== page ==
What happens during US Presidential transition?

Reports from the US suggest that President Trump has finally conceded the elections to Joe Biden and has agreed to start the process of transition. After refusing to concede the elections for weeks after November 3rd, Trump agreeing to start the process of transition is seen as the key to the country’s response to Corona and other challenges. If the transition happens as planned, Joe Biden will take oath of office on January 20, which is almost 11 weeks after the vote counting was done.

But why does the transition of one US President to the next take so long? What happens during the weeks of transition? Is the process as complex as it is made out to be?

Why is the transition period this long?

Though the transition means the handover of important information and duties from one administration to the next, in the United States the transition has a long history due to which each of the dates and activities in the run-up to the oath taking are important to understand. The 11 weeks at present is much shorter than the 20 weeks of transition period which was the practice till 1952 when Dwight D. Eisenhower took over from Harry S. Truman.

The first presidential term began March 4, 1789, when the Confederation Congress officially passed its powers onto the newly elected government. However, George Washington’s inauguration wasn’t held until April 30 of the same year, because (in what would evidently become a recurring American tradition) it had taken longer than anticipated to get the results of the elections. Still, his two terms ended eight years after they began, and his successor was inaugurated on March 4, 1797.

The constitution didn’t initially set a date for the presidential election, but in 1792 Congress passed a law stating that electors would have to be chosen in the 34 days preceding the vote of the electoral college, which was set for the first Wednesday of December. In 1845, Congress then set the Tuesday after the first Monday in November as election day for the first voting state, and later decided all states should vote on the same day.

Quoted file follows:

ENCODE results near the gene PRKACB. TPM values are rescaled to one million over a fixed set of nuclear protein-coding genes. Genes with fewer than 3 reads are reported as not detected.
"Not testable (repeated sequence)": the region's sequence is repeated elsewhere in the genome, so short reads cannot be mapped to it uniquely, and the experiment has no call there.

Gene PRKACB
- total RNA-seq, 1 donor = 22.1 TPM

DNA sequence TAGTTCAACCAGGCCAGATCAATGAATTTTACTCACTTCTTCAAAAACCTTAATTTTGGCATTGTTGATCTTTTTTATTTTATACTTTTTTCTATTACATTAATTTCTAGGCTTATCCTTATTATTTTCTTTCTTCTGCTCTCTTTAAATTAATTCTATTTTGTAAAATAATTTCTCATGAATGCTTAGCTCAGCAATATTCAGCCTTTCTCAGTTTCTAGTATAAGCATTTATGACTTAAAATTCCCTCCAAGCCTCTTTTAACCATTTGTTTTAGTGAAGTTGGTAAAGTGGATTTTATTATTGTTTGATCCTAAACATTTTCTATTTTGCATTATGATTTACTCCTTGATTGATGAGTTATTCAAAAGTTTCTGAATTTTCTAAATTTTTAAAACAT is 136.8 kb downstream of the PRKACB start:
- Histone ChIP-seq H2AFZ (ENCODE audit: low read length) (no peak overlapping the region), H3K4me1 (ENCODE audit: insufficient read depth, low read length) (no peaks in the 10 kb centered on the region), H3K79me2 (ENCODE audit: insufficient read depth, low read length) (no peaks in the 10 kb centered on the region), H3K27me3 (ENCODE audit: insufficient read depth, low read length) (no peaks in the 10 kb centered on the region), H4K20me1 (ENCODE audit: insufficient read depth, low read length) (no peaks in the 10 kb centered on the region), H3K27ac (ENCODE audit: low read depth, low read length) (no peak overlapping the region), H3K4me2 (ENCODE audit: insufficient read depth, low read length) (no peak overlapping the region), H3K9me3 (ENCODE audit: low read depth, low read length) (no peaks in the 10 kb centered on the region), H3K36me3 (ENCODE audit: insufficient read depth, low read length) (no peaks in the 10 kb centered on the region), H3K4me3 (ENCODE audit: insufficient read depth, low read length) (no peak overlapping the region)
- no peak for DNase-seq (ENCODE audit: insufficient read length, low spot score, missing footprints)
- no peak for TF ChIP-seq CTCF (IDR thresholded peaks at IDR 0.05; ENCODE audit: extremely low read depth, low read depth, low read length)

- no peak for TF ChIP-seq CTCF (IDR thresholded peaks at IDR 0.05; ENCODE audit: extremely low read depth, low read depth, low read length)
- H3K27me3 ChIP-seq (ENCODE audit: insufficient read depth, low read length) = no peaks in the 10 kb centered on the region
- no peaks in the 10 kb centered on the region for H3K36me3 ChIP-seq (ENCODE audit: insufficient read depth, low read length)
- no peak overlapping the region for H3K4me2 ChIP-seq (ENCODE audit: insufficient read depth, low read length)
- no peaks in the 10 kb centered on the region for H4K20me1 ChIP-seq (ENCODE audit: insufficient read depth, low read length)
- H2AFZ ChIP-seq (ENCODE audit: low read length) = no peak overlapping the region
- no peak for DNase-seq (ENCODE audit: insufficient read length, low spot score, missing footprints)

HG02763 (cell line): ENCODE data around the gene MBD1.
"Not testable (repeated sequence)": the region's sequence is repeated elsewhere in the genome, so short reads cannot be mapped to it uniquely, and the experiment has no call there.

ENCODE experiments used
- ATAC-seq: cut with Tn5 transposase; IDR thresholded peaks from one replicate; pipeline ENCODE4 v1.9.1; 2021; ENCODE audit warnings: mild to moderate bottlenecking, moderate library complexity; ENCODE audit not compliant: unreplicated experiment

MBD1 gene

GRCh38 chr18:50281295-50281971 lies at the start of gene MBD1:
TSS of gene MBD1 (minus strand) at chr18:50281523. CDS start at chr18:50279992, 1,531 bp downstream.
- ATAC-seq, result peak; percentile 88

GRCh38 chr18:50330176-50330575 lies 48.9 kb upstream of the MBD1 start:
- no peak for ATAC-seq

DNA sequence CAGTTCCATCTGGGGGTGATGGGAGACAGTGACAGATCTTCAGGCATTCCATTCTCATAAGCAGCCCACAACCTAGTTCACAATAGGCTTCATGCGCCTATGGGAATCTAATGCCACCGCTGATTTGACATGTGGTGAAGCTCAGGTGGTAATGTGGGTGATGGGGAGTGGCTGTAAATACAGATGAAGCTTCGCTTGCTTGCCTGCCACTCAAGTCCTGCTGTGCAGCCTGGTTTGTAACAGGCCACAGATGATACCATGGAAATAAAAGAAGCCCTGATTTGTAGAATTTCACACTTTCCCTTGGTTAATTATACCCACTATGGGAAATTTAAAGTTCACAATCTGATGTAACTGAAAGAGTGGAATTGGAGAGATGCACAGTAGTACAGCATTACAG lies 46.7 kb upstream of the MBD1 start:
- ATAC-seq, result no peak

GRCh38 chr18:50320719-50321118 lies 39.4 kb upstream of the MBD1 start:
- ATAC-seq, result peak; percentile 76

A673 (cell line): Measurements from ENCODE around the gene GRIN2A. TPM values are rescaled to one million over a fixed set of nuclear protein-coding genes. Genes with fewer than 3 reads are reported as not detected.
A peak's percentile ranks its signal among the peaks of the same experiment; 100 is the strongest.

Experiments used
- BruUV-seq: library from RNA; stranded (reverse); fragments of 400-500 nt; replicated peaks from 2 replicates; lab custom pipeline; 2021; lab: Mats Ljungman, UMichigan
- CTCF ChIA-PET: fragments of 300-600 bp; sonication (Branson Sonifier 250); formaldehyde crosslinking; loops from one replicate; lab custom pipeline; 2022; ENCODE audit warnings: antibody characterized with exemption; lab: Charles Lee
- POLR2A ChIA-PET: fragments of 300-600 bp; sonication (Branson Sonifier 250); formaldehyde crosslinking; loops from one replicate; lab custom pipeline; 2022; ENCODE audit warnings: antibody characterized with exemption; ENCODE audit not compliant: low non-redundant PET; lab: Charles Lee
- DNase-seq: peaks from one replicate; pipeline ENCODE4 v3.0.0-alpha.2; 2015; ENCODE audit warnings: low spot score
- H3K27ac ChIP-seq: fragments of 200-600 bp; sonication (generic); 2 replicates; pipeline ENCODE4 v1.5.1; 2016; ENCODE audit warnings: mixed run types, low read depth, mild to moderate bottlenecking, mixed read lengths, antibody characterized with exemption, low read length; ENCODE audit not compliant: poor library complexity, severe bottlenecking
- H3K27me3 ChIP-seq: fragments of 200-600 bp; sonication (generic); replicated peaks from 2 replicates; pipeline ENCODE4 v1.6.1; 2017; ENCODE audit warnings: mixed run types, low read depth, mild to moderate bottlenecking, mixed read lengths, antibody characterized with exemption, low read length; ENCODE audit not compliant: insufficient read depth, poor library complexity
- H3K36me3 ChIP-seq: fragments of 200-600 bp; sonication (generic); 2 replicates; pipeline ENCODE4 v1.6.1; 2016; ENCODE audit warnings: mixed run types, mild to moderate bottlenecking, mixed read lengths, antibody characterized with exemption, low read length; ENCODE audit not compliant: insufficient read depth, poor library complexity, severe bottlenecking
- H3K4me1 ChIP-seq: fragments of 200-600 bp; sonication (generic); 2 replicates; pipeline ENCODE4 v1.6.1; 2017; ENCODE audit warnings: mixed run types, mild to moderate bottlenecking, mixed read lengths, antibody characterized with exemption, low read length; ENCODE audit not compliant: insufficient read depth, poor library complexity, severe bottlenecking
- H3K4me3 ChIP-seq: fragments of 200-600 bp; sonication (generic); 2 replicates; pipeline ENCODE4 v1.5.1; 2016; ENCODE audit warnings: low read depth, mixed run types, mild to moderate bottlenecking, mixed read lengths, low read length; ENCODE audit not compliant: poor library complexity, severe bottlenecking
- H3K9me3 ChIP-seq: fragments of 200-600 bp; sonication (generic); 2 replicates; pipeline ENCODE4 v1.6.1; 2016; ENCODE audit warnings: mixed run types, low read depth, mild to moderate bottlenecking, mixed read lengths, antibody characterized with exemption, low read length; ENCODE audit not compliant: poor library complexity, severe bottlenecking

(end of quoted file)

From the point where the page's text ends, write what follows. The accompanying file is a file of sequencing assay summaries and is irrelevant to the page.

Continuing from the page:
Throughout the century, the inauguration date remained March 4, with the new presidential term beginning on that day at noon. Having four months between election and inauguration worked very well in the 18th and 19th century. By 1932, advancements in technology made it much easier for the president-elect to move to the White House, making a four-month transition period unnecessary. The 20th amendment moved inauguration day to Jan. 20, which is only about a month after the electoral college vote (this year, it will be held on Dec. 14). The change was the result of a long campaign by senator George Norris of Nebraska, who thought it undemocratic that the people had to wait months to see their elected representative become president.

The process with a shortened transition period was formalised by the 20th Amendment to the US Constitution, adopted in 1933. This amendment moved the beginning and ending of the terms of the president and vice president from March 4 to January 20, thereby also shortening the transition period.

What happens during transition?

A presidential transition is the process during which the president-elect of the United States prepares to take over the administration of the federal government of the United States from the incumbent president. The buffer between the election and the inauguration was maintained to allow the incoming president to prepare the new administration—choosing cabinet members, and other key appointments—and get up to speed with the help of the exiting administration.

The transition formally starts when the General Services Administration (GSA) declares an “apparent winner” of the election after the votes are counted during the first week of November. The declaration of a winner, enables the Congress to release the funds for the transition, and continues till the inauguration day, when the president-elect takes the oath of office. It is after the oath of office that the Presidential powers, immunities, and responsibilities of the presidency are legally transferred to the new president.